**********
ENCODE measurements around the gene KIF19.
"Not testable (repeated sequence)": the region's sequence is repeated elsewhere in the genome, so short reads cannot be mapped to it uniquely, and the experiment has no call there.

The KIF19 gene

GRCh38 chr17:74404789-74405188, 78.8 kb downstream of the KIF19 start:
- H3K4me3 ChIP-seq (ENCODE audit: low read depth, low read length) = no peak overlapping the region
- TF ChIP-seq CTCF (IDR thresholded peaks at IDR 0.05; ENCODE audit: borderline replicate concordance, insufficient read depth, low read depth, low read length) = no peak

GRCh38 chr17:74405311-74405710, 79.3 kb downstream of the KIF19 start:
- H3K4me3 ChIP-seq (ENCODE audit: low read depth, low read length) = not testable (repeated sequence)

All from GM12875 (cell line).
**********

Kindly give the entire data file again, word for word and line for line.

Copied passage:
ENCODE measurements around the gene KIF19.
"Not testable (repeated sequence)": the region's sequence is repeated elsewhere in the genome, so short reads cannot be mapped to it uniquely, and the experiment has no call there.

The KIF19 gene

GRCh38 chr17:74404789-74405188, 78.8 kb downstream of the KIF19 start:
- H3K4me3 ChIP-seq (ENCODE audit: low read depth, low read length) = no peak overlapping the region
- TF ChIP-seq CTCF (IDR thresholded peaks at IDR 0.05; ENCODE audit: borderline replicate concordance, insufficient read depth, low read depth, low read length) = no peak

GRCh38 chr17:74405311-74405710, 79.3 kb downstream of the KIF19 start:
- H3K4me3 ChIP-seq (ENCODE audit: low read depth, low read length) = not testable (repeated sequence)

All from GM12875 (cell line).